Sunday, July 13, 2014

OUR OPINION: TEACHER’S ABC APPEARANCE Time-off policy requires makeover

January 17. 2014 11:27AM

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School boards in Luzerne County and across Pennsylvania should negotiate stricter requirements for teachers who request unpaid time off. Wilkes-Barre Area School District teacher Elise Mosca’s ability to leave her teaching job to compete on ABC TV’s reality show “The Bachelor” is a sterling example of a policy that clearly doesn’t put students first.

Mosca, a teacher at Dodson Elementary School, has been on unpaid leave since September. When the school board granted that request in September, its members didn’t know that the Forty Fort woman was abandoning her post to compete on a TV show. When it voted again last week to extend Mosca’s time-off request, though, it was well aware of the 27-year-old’s appearances on “The Bachelor” — a dating game show in which dozens of young women supposedly vie for the same eligible hunk’s heart, and perhaps a marriage proposal.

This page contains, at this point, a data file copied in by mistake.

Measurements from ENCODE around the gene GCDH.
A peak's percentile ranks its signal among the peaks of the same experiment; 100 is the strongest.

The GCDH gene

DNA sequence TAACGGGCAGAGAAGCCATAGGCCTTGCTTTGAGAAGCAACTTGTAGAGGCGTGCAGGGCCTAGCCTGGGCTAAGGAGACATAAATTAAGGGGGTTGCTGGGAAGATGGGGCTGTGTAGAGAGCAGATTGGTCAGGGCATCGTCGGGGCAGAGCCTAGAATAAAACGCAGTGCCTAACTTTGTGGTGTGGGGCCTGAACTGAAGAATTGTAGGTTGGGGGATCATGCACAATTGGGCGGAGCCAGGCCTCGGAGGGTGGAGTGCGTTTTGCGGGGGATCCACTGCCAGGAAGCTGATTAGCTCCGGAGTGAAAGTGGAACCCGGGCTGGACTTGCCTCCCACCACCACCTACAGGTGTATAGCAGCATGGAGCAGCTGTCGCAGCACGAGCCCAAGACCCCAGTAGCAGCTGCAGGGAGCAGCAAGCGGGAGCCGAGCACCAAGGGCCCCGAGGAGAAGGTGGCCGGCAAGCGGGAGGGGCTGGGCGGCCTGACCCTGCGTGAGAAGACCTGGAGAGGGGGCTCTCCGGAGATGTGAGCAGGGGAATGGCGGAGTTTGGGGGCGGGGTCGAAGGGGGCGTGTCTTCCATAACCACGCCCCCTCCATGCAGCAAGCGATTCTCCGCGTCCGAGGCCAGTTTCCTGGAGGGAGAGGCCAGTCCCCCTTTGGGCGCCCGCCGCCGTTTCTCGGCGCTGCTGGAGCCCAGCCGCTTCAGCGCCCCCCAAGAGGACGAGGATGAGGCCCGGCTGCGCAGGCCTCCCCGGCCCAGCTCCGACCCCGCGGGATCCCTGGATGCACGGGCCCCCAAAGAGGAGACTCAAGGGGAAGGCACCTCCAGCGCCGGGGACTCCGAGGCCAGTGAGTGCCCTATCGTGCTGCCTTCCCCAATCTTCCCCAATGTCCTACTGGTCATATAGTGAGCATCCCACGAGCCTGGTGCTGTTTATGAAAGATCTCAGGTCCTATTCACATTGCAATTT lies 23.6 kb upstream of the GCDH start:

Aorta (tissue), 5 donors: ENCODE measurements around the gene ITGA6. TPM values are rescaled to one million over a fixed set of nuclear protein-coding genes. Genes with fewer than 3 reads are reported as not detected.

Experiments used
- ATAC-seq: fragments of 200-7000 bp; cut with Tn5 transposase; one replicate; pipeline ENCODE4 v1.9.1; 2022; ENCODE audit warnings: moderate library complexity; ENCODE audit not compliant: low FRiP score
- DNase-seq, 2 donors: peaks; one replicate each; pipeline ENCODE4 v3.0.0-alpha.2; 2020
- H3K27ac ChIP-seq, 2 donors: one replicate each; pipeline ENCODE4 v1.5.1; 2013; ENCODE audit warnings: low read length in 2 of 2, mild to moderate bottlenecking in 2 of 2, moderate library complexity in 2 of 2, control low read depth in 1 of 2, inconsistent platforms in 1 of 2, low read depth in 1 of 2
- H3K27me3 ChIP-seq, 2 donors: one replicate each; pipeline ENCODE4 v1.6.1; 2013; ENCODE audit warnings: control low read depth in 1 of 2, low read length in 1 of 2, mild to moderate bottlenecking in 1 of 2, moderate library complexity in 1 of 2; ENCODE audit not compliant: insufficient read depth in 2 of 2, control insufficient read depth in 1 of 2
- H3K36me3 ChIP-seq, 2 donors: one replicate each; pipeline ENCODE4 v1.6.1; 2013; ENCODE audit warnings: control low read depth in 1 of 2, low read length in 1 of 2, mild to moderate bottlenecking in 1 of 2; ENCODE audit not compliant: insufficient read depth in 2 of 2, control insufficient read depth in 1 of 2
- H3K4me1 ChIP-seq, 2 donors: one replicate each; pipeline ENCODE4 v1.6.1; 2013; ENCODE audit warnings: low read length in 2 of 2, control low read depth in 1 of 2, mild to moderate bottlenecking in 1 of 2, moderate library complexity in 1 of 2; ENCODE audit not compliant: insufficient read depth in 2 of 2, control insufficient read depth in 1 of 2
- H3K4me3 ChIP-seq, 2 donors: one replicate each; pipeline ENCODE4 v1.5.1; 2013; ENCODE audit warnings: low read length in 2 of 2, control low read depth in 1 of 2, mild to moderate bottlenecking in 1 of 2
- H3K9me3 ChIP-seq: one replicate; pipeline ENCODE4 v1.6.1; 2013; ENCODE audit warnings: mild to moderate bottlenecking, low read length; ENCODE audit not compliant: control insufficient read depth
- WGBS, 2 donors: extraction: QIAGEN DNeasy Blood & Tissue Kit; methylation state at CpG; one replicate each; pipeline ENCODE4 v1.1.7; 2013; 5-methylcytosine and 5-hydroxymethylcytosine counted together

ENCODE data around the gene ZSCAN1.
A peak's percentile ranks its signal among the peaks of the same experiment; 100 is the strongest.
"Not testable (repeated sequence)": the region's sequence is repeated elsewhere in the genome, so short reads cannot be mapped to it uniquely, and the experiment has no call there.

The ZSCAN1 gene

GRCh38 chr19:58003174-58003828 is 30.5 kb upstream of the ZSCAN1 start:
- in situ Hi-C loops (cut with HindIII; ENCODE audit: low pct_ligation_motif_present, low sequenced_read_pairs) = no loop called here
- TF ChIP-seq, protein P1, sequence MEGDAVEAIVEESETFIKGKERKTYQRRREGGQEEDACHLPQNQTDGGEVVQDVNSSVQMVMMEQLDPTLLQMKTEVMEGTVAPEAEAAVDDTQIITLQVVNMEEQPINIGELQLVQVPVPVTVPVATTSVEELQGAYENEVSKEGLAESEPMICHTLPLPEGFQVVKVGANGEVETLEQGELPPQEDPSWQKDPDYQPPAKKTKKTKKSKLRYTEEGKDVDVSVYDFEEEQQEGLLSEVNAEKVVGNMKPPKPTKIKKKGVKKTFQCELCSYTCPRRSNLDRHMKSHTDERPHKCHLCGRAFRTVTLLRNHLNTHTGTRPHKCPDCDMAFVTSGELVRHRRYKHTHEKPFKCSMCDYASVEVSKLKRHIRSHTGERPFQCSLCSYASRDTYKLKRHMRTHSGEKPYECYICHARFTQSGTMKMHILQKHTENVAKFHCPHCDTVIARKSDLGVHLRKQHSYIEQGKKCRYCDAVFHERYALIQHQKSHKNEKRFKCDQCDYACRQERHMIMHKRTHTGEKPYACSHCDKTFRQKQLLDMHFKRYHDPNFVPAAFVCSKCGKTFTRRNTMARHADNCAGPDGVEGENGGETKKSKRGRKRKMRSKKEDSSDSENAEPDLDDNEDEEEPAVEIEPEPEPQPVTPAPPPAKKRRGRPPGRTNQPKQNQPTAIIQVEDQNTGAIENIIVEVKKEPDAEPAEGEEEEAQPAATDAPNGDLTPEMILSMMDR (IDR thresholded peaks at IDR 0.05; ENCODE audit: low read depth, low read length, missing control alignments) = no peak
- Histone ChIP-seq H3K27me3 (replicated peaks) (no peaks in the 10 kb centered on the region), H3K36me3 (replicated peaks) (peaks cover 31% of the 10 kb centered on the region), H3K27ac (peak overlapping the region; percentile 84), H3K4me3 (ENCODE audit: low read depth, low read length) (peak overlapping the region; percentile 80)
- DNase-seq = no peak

School officials say they’d already set precedent to grant time-off requests for personal reasons to teachers. While that time-off isn’t guaranteed by Mosca’s contract, to abandon precedent might have required a negotiation to change the district’s policy.

That’s a horrible precedent to set — and it has set up Wilkes-Barre’s school district for exactly this type of abuse.

With so much attention paid to Mosca’s TV appearance, the school district’s policies and Mosca’s participation in a racy video, too little attention is being paid to the students who are being deprived of a full-time teacher’s tutelage. Since Mosca’s job has been held and protected, presumably substitute teachers have been filling in during her absence. While there are many qualified, knowledgeable substitute teachers eager for a chance to educate our youth, they shouldn’t be called into work to cover for a teacher’s Hollywood ambitions.

There will be times when teachers might need to leave their posts for personal reasons. Appearing on “The Bachelor,” for romantic frolicking and rose ceremonies, is not one of them.

School boards should set more reasonable policies that safeguard the students’ educational interests from this type of abuse. Those policies should be formalized and negotiated with unions so that the benefit exists for teachers who need it. It shouldn’t be available to anyone who asks for it.

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